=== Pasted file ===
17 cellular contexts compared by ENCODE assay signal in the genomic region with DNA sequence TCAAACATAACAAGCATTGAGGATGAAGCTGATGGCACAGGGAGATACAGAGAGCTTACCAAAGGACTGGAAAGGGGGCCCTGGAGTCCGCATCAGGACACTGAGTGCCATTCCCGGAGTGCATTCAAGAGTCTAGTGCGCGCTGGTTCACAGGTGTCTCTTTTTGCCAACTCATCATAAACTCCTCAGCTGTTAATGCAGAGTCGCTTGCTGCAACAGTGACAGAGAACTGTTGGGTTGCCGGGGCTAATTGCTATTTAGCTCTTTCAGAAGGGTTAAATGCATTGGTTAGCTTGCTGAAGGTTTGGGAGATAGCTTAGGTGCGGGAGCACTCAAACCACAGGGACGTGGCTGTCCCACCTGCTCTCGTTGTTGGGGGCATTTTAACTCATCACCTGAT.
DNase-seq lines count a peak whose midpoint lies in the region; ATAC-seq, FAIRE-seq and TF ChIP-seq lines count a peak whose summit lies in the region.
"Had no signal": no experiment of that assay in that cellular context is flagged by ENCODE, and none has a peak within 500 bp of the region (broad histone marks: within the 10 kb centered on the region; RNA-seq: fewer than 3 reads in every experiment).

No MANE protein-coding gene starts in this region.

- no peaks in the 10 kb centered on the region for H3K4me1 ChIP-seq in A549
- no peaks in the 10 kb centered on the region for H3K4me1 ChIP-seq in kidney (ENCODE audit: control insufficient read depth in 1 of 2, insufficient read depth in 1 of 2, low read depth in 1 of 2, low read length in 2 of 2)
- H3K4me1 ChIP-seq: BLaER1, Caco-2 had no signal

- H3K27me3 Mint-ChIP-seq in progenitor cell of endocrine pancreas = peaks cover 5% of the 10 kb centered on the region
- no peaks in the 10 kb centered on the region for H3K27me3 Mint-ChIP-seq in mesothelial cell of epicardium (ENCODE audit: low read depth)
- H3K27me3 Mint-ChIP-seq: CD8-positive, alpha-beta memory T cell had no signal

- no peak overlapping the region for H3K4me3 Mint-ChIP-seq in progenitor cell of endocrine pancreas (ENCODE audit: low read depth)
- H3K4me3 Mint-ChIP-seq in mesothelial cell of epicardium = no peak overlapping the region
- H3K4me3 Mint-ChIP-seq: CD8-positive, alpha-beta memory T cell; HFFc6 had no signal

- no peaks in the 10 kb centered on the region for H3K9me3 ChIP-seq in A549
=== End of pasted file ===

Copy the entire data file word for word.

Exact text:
17 cellular contexts compared by ENCODE assay signal in the genomic region with DNA sequence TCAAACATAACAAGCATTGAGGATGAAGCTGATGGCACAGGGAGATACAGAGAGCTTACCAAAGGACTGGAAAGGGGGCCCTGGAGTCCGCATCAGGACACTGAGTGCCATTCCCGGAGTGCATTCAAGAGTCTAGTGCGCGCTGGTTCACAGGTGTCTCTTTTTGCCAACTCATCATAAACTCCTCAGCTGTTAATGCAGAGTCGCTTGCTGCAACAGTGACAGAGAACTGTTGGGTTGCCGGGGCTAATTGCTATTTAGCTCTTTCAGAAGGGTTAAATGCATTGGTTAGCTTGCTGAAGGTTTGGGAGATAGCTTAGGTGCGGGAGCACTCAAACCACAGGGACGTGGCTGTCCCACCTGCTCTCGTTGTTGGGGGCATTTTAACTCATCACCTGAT.
DNase-seq lines count a peak whose midpoint lies in the region; ATAC-seq, FAIRE-seq and TF ChIP-seq lines count a peak whose summit lies in the region.
"Had no signal": no experiment of that assay in that cellular context is flagged by ENCODE, and none has a peak within 500 bp of the region (broad histone marks: within the 10 kb centered on the region; RNA-seq: fewer than 3 reads in every experiment).

No MANE protein-coding gene starts in this region.

- no peaks in the 10 kb centered on the region for H3K4me1 ChIP-seq in A549
- no peaks in the 10 kb centered on the region for H3K4me1 ChIP-seq in kidney (ENCODE audit: control insufficient read depth in 1 of 2, insufficient read depth in 1 of 2, low read depth in 1 of 2, low read length in 2 of 2)
- H3K4me1 ChIP-seq: BLaER1, Caco-2 had no signal

- H3K27me3 Mint-ChIP-seq in progenitor cell of endocrine pancreas = peaks cover 5% of the 10 kb centered on the region
- no peaks in the 10 kb centered on the region for H3K27me3 Mint-ChIP-seq in mesothelial cell of epicardium (ENCODE audit: low read depth)
- H3K27me3 Mint-ChIP-seq: CD8-positive, alpha-beta memory T cell had no signal

- no peak overlapping the region for H3K4me3 Mint-ChIP-seq in progenitor cell of endocrine pancreas (ENCODE audit: low read depth)
- H3K4me3 Mint-ChIP-seq in mesothelial cell of epicardium = no peak overlapping the region
- H3K4me3 Mint-ChIP-seq: CD8-positive, alpha-beta memory T cell; HFFc6 had no signal

- no peaks in the 10 kb centered on the region for H3K9me3 ChIP-seq in A549